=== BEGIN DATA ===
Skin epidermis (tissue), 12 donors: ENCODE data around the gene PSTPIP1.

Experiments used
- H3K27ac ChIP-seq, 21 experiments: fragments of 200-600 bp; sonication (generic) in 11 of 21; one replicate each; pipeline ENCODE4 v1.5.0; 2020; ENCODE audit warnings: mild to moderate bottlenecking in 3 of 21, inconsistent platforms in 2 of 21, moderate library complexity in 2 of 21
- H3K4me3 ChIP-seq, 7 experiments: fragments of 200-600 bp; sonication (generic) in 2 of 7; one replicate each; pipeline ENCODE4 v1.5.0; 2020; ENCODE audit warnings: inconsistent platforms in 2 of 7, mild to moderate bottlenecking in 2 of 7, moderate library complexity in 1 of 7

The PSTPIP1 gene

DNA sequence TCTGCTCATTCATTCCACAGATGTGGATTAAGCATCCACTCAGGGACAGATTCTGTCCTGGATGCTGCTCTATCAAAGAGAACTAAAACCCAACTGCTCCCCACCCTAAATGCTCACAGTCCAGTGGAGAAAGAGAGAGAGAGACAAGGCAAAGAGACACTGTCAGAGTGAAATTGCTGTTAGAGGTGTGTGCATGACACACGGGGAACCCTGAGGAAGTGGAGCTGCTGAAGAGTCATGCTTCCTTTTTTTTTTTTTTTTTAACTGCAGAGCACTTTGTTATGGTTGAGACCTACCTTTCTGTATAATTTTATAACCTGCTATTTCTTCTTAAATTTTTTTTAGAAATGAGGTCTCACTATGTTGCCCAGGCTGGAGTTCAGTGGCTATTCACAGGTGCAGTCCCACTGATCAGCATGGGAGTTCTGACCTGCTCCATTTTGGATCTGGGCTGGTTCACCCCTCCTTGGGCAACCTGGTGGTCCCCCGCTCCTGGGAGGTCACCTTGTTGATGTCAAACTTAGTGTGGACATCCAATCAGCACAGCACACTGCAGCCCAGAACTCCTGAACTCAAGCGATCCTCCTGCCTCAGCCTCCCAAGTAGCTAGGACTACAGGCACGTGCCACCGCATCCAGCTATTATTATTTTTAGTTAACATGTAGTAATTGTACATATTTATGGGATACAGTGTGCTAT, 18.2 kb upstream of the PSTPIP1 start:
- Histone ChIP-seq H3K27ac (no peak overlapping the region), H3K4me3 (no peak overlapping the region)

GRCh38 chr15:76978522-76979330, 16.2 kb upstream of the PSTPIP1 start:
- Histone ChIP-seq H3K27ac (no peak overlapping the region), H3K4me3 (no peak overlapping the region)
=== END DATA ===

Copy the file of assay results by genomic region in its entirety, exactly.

Skin epidermis (tissue), 12 donors: ENCODE data around the gene PSTPIP1.

Experiments used
- H3K27ac ChIP-seq, 21 experiments: fragments of 200-600 bp; sonication (generic) in 11 of 21; one replicate each; pipeline ENCODE4 v1.5.0; 2020; ENCODE audit warnings: mild to moderate bottlenecking in 3 of 21, inconsistent platforms in 2 of 21, moderate library complexity in 2 of 21
- H3K4me3 ChIP-seq, 7 experiments: fragments of 200-600 bp; sonication (generic) in 2 of 7; one replicate each; pipeline ENCODE4 v1.5.0; 2020; ENCODE audit warnings: inconsistent platforms in 2 of 7, mild to moderate bottlenecking in 2 of 7, moderate library complexity in 1 of 7

The PSTPIP1 gene

DNA sequence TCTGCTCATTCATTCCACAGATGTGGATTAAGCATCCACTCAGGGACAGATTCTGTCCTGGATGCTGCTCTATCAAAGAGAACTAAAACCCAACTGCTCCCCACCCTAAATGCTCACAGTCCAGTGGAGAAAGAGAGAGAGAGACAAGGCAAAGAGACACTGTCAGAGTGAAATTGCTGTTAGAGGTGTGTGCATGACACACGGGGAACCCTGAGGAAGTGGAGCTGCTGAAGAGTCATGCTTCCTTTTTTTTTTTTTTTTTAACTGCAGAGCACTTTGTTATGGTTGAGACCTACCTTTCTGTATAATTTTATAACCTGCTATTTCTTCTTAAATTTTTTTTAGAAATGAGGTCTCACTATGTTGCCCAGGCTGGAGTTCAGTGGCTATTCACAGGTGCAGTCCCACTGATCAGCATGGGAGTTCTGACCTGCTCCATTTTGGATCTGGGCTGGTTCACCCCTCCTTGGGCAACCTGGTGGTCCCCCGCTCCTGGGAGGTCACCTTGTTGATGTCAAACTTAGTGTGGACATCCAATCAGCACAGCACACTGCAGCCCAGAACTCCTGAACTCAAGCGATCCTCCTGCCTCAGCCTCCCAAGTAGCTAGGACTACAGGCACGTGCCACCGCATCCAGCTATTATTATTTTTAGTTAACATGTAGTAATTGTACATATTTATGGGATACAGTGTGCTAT, 18.2 kb upstream of the PSTPIP1 start:
- Histone ChIP-seq H3K27ac (no peak overlapping the region), H3K4me3 (no peak overlapping the region)

GRCh38 chr15:76978522-76979330, 16.2 kb upstream of the PSTPIP1 start:
- Histone ChIP-seq H3K27ac (no peak overlapping the region), H3K4me3 (no peak overlapping the region)